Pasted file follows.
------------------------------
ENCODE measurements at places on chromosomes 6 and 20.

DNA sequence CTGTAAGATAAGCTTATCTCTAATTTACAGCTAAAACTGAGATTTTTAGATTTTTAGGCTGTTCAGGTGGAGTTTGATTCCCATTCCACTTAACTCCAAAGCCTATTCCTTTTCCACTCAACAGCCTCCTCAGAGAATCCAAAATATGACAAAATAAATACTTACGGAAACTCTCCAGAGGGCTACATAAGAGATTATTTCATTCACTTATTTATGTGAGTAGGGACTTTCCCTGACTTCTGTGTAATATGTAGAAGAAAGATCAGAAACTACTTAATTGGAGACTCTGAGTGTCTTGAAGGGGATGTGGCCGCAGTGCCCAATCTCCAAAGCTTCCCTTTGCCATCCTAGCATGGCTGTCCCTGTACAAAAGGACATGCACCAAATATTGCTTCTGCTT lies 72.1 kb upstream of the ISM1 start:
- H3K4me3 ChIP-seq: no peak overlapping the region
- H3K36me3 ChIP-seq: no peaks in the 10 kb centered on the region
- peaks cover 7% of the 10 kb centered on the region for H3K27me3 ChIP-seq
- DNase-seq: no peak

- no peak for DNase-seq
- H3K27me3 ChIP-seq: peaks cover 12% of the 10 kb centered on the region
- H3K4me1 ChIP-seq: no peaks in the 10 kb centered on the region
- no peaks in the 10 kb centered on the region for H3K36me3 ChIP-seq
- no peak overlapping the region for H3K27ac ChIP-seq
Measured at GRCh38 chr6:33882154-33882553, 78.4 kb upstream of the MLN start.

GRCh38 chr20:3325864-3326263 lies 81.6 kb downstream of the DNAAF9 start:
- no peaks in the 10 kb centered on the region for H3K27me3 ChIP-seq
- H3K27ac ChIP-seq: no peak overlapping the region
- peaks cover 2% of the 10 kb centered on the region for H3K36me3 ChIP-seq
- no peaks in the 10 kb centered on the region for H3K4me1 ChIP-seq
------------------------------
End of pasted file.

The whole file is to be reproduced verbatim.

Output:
ENCODE measurements at places on chromosomes 6 and 20.

DNA sequence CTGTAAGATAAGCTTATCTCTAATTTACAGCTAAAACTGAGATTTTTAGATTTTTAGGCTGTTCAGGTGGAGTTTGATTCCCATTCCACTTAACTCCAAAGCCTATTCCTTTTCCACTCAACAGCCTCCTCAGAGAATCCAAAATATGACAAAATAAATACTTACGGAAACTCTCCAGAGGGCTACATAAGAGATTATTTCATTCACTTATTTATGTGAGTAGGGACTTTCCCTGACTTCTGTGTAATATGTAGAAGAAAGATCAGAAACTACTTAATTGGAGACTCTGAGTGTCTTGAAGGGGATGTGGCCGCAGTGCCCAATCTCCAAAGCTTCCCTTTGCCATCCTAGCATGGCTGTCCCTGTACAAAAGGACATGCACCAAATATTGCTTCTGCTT lies 72.1 kb upstream of the ISM1 start:
- H3K4me3 ChIP-seq: no peak overlapping the region
- H3K36me3 ChIP-seq: no peaks in the 10 kb centered on the region
- peaks cover 7% of the 10 kb centered on the region for H3K27me3 ChIP-seq
- DNase-seq: no peak

- no peak for DNase-seq
- H3K27me3 ChIP-seq: peaks cover 12% of the 10 kb centered on the region
- H3K4me1 ChIP-seq: no peaks in the 10 kb centered on the region
- no peaks in the 10 kb centered on the region for H3K36me3 ChIP-seq
- no peak overlapping the region for H3K27ac ChIP-seq
Measured at GRCh38 chr6:33882154-33882553, 78.4 kb upstream of the MLN start.

GRCh38 chr20:3325864-3326263 lies 81.6 kb downstream of the DNAAF9 start:
- no peaks in the 10 kb centered on the region for H3K27me3 ChIP-seq
- H3K27ac ChIP-seq: no peak overlapping the region
- peaks cover 2% of the 10 kb centered on the region for H3K36me3 ChIP-seq
- no peaks in the 10 kb centered on the region for H3K4me1 ChIP-seq